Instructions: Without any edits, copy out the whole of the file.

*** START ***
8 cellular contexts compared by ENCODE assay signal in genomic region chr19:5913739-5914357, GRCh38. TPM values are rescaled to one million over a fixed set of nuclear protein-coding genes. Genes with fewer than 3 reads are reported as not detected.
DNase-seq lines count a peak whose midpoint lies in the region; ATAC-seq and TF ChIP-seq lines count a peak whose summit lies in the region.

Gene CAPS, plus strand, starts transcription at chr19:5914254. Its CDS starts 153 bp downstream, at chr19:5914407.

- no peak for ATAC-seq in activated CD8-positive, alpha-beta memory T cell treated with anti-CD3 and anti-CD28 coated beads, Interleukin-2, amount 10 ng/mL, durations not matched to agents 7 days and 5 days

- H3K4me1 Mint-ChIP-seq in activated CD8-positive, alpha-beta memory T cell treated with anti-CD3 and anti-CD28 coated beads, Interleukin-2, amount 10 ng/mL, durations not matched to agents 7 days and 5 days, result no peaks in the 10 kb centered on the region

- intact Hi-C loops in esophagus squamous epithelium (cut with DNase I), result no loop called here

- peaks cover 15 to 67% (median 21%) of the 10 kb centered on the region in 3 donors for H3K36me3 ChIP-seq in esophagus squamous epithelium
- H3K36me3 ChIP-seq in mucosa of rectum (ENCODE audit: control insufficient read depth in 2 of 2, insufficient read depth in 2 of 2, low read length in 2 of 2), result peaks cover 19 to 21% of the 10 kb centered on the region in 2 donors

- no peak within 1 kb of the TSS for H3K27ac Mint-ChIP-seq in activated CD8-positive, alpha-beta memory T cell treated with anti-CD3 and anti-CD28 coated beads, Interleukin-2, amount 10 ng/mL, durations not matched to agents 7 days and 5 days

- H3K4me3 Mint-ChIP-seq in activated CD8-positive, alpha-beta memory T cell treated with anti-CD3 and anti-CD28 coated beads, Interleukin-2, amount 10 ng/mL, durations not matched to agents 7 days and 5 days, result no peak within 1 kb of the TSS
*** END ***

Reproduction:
8 cellular contexts compared by ENCODE assay signal in genomic region chr19:5913739-5914357, GRCh38. TPM values are rescaled to one million over a fixed set of nuclear protein-coding genes. Genes with fewer than 3 reads are reported as not detected.
DNase-seq lines count a peak whose midpoint lies in the region; ATAC-seq and TF ChIP-seq lines count a peak whose summit lies in the region.

Gene CAPS, plus strand, starts transcription at chr19:5914254. Its CDS starts 153 bp downstream, at chr19:5914407.

- no peak for ATAC-seq in activated CD8-positive, alpha-beta memory T cell treated with anti-CD3 and anti-CD28 coated beads, Interleukin-2, amount 10 ng/mL, durations not matched to agents 7 days and 5 days

- H3K4me1 Mint-ChIP-seq in activated CD8-positive, alpha-beta memory T cell treated with anti-CD3 and anti-CD28 coated beads, Interleukin-2, amount 10 ng/mL, durations not matched to agents 7 days and 5 days, result no peaks in the 10 kb centered on the region

- intact Hi-C loops in esophagus squamous epithelium (cut with DNase I), result no loop called here

- peaks cover 15 to 67% (median 21%) of the 10 kb centered on the region in 3 donors for H3K36me3 ChIP-seq in esophagus squamous epithelium
- H3K36me3 ChIP-seq in mucosa of rectum (ENCODE audit: control insufficient read depth in 2 of 2, insufficient read depth in 2 of 2, low read length in 2 of 2), result peaks cover 19 to 21% of the 10 kb centered on the region in 2 donors

- no peak within 1 kb of the TSS for H3K27ac Mint-ChIP-seq in activated CD8-positive, alpha-beta memory T cell treated with anti-CD3 and anti-CD28 coated beads, Interleukin-2, amount 10 ng/mL, durations not matched to agents 7 days and 5 days

- H3K4me3 Mint-ChIP-seq in activated CD8-positive, alpha-beta memory T cell treated with anti-CD3 and anti-CD28 coated beads, Interleukin-2, amount 10 ng/mL, durations not matched to agents 7 days and 5 days, result no peak within 1 kb of the TSS